Yasmin took a deep breath, slipped on her sunglasses and sluiced through the glass revolving doors, her heels clacking on the black marble floor. Beyond the swipe gates, the mirrored lifts glinted as they swished open. Every shiny surface magnified an elongated, distorted reflection. She might as well have entered a new world, and those around her were an exotic, carbon-based species.
The long concierge desk ran along the wall. A snooty receptionist languished behind it, with a severe bun and red lipstick slashed across her mouth like a surgical incision.
Yasmin took a breath. She put on her best smile and strode towards that desk, ready to start the rest of her life.
The receptionist flirted with a bicep-hearty man. He wore a suit with a white shirt and a black tie, which outlined the chiselled chest beneath. Neither one saw her approach.
“Excuse me,” Yasmin said, affecting a slight English accent.
The receptionist kept talking. Yasmin noticed the coiled earpiece in the security man’s ear and the walkie-talkie he lifted from his belt. He leaned over the desk casually, one arm resting beneath him.
Yasmin cleared her throat.
The receptionist peeled her attention away from the man. Yasmin saw his name tag: it read ‘Buckley.’
“Yes?” the receptionist said, clearly flushed.
“I’m so sorry to interrupt, but I’m running a few minutes late for my 9:30 with Felicia. Would you be so kind as to buzz me through?” Yasmin pushed her sunglasses up her nose and feigned disdain.
The receptionist eyed Yasmin. “Haven’t I seen you here before?” she asked.
“Yes, of course. I was here last week. And the week before that.” Yasmin leaned in. “We’re very tight, Felicia and I. We meet regularly, you know, to exchange ideas. In fact, I was the inspiration for last month’s cover. It was my idea to feature Nicole Kidman.”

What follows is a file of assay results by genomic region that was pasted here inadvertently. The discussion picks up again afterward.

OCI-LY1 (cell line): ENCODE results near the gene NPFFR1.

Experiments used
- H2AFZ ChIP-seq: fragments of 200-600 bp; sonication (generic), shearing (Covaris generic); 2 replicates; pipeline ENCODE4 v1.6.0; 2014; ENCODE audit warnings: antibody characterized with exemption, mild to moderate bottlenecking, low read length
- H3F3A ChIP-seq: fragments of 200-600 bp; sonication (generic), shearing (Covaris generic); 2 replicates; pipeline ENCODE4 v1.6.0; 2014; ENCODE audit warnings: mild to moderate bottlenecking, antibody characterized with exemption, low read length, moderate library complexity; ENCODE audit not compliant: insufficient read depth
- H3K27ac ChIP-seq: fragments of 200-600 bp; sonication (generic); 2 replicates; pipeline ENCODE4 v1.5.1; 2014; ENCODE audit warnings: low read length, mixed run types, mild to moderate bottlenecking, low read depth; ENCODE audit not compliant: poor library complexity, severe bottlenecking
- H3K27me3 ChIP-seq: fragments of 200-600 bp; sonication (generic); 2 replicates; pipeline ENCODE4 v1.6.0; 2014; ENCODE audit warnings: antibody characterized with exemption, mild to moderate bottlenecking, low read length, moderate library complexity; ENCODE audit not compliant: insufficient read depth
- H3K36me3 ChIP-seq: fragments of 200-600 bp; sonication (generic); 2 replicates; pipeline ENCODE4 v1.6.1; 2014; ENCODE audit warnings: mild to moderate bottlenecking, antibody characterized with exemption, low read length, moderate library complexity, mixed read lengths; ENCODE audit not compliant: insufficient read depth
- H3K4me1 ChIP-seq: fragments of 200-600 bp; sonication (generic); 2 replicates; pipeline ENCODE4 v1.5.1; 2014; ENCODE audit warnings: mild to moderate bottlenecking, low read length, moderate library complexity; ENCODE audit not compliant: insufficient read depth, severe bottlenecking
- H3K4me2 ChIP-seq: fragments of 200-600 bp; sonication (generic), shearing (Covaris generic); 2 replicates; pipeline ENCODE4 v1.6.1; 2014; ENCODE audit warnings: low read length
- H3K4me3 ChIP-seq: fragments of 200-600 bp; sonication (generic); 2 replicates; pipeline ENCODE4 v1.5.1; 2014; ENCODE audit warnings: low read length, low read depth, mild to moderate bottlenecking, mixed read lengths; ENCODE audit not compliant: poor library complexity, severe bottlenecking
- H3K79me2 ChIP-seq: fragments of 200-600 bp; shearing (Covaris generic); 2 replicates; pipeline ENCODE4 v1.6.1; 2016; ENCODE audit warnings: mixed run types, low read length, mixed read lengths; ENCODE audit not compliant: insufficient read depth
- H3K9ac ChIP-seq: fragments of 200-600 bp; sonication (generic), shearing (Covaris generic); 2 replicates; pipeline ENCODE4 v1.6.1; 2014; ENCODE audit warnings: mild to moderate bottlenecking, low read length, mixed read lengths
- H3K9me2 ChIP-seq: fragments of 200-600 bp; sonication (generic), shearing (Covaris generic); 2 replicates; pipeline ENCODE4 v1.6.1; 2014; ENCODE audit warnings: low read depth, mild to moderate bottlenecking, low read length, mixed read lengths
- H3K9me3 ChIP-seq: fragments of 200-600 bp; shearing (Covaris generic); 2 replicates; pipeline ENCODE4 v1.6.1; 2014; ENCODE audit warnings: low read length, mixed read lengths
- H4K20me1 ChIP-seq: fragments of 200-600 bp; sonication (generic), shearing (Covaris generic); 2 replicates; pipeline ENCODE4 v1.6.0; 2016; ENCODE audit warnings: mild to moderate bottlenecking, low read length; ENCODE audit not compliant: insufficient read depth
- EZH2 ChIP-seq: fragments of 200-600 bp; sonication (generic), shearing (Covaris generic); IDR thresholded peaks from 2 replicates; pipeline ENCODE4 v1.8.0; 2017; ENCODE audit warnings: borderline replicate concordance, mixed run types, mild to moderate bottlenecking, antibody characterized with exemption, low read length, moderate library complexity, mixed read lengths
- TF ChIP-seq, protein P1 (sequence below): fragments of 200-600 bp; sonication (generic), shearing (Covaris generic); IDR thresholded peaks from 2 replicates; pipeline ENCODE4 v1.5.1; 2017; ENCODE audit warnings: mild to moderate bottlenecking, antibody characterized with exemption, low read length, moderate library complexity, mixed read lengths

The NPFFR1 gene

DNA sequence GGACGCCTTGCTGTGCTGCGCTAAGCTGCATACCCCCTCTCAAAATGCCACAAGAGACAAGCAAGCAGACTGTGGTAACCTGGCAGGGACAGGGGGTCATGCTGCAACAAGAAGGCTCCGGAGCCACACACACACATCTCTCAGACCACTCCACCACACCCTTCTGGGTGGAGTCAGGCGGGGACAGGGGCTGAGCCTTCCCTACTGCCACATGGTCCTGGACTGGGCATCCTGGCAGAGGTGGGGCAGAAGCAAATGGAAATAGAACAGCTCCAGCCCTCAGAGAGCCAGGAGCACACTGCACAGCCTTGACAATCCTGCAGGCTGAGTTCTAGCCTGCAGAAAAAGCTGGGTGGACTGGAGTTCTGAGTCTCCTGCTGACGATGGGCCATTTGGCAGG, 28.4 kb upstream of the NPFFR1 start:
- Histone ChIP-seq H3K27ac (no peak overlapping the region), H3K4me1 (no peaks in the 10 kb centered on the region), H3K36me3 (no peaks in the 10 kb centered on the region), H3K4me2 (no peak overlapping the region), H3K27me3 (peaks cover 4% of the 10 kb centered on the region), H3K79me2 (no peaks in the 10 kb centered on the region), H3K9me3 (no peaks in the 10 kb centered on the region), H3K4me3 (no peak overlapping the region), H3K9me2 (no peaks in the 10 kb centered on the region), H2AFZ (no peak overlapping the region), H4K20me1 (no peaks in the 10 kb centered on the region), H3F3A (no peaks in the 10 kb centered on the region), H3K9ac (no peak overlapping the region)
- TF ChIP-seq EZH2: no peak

“No, that’s not it.” The receptionist seemed wary and frowned. “You come here all the time. And sit over there. In that chair.”
“Are we okay here?” Buckley put a hand on the hip that held the walkie-talkie.
“We most certainly are not,” Yasmin huffed, her English inflection forgotten. “You’re delaying my meeting with Felicia. I suggest that if you don’t want to raise her wrath, you let me straight in.”
The security man gently grabbed Yasmin’s arm. “You have no business being here, ma’am,” he said. “It’s best if you leave.”
Oh, my. Yasmin was being thrown out of the Warner Williams Corporation!
“Well!” Yasmin huffed. She yanked her arm free. “I can see myself out, thank you very much.”
She noticed a worker passing through the security gates – which sprang open and hovered for a frozen instant in time.
She hurled herself at the gate, just as the arms clicked shut again. Her chest smacked into them. She ricocheted back, into the bear-hug of the security guard.
He manhandled her through the revolving doors and pushed her out onto the street.
“Please don’t come back,” he said, straightening his tie and reaching for the walkie-talkie at his hip. He pressed a finger to his ear. “All clear this end, Roger. Thanks.”